Sarah Ferguson

Going Public: Wise Women

Most days I’m confident I’ve made the right decision to go to law school and devote my career to public service. Most days. There are other days when I find the prospect of my future career on the public path downright scary.  On those days it’s nice to know there are women out there who have made the less obvious choice to “go public” and have succeeded. Once I start talking to women (and men) I know in the public sector, I’m reminded that there are innumerable ways to jump-start a career in public service and there are ever evolving opportunities once you’re there. Sometimes, a few words of wisdom from others who have gone before us are all we need to stay motivated and focused on our goals (public service, of course!).  Two of my personal inspirations, Hayley Meadvin, Press Secretary for the Small Business Administration and Tracy Hartzler-Toon, New Mexico Special Assistant Attorney General gave it to me straight about their decisions, where they are now, and why women should go into public service.

Why is it important for women in the public sector to have a law degree?

Hayley Meadvin (HM):  As a woman, I believe it’s more important to have law degree in the public sector than as a man. It helps with credibility, especially for those of us who went straight from college to law school. I look young and I think my degree helps people take me more seriously.

Tracy Hartzler-Toon (THT): Having a preordained path never worked for me. In my experience, most women don’t follow linear professional paths and a law degree gives you room to move. You can reinvent yourself at any time. Particularly in the public sector, you should be constantly on the look out for opportunities and having a law degree gives you the flexibility to take advantage of those opportunities.

Why did you go to law school?

HM: I was looking for a way to help people.  I didn’t necessarily want to practice law and because D.C. (where I moved after graduating from college) has so many people who have gone to law school and don’t practice, it seemed natural to want to go to school and not practice.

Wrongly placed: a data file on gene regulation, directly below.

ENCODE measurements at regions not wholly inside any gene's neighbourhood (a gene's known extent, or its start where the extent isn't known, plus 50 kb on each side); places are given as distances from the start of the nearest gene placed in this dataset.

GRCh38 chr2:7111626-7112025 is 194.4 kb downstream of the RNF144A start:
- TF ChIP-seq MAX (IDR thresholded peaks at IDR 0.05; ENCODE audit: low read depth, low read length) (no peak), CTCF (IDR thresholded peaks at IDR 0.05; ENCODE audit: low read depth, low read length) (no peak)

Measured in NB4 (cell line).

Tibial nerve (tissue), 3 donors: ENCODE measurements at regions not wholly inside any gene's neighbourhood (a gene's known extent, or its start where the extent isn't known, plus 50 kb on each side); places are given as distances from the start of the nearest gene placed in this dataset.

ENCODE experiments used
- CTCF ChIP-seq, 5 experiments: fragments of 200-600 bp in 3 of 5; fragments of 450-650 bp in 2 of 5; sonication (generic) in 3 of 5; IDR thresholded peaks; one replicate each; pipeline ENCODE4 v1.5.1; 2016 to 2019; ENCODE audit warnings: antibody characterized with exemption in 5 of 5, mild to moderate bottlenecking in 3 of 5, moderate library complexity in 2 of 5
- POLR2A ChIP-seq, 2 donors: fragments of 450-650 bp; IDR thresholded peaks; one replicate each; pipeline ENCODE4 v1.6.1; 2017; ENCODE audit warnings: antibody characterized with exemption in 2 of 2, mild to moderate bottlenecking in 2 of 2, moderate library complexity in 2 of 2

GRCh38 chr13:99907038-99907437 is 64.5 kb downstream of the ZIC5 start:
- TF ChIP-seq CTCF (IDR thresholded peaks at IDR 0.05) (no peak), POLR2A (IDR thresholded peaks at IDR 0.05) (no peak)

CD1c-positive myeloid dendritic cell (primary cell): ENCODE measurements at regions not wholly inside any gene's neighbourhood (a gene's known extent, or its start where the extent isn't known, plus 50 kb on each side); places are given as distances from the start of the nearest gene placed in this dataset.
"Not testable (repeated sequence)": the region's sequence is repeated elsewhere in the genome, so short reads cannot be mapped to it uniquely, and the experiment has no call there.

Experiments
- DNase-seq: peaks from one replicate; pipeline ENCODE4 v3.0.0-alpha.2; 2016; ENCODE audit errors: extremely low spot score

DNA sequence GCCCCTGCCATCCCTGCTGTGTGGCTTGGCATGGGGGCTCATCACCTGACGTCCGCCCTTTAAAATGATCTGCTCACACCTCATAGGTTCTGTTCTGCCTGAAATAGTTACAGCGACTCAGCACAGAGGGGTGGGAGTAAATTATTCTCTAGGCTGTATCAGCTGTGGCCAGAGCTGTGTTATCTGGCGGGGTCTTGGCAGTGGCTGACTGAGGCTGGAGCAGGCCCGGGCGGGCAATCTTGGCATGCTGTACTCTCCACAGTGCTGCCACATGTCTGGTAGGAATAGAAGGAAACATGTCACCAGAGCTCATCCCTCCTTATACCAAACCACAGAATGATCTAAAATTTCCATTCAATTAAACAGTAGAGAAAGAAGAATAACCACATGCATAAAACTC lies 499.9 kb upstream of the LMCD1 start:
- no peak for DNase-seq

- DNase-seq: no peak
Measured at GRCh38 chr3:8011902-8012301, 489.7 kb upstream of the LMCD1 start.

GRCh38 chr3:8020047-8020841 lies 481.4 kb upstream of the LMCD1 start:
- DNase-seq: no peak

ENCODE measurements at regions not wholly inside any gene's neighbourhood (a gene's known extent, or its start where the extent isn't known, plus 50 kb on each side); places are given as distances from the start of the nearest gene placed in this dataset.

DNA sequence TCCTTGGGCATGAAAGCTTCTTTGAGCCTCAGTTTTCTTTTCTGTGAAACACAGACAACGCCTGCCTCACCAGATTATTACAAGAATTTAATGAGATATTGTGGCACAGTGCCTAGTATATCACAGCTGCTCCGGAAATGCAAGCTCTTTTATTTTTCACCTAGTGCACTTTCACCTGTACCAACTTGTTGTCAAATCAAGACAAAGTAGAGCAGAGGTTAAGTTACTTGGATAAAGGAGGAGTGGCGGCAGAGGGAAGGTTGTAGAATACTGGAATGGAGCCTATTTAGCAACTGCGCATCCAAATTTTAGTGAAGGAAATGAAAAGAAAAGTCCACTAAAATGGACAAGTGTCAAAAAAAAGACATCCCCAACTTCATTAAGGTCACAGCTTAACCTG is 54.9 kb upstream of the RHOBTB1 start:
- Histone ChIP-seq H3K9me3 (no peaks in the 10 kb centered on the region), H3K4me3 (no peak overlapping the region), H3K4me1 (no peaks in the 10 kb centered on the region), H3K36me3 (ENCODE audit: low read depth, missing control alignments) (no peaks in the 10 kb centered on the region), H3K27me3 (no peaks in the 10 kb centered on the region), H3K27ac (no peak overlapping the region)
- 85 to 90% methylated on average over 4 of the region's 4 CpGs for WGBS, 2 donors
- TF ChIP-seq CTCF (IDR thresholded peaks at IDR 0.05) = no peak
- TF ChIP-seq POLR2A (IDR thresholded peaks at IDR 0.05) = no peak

THT:  I had been working in the education field for nearly 10 years and wanted to reach a higher level of expertise and responsibility. I thought working at a college or university, possibly as an attorney or senior administrator, would be consistent with my intellectual and professional interests. 

How did you decide to “go public?”

HM: I didn’t necessarily see myself in public service when I started law school—it evolved over time.  My first summer I clerked for a judge and loved the experience. I also worked for a disability law clinic and started to realize that so many people don’t understand how much laws impact their lives. After graduating I knew I wanted to do work that would help educate people about how to use the law to make changes in their lives.

THT: I went to Catholic schools all my life, which influenced my beliefs about the importance of public service. I wanted to serve the greater good in whatever way that would be. In law school my commitment to social justice eventually led me to legal work on behalf of American Indians, Native Hawaiians and Alaska Natives.

What was your first job following law school?

HM: I graduated in a midterm election year. I’d always been intrigued by political campaigns and decided that if there was a time to do a campaign this was it!  I got in touch with Claire McCaskill’s Senate Campaign through a family friend. The people in charge of the campaign basically said, “Since you’re a law school grad you can do research and you can probably write. You’re hired.”  I was lucky enough to wind up in the press shop, and it turned out to be a great fit.  Lawyers are trained to distill complex ideas into clear terms that people can easily understand.  In many ways, press is similar—translating complex public policy into messages that resonate with a broad audience.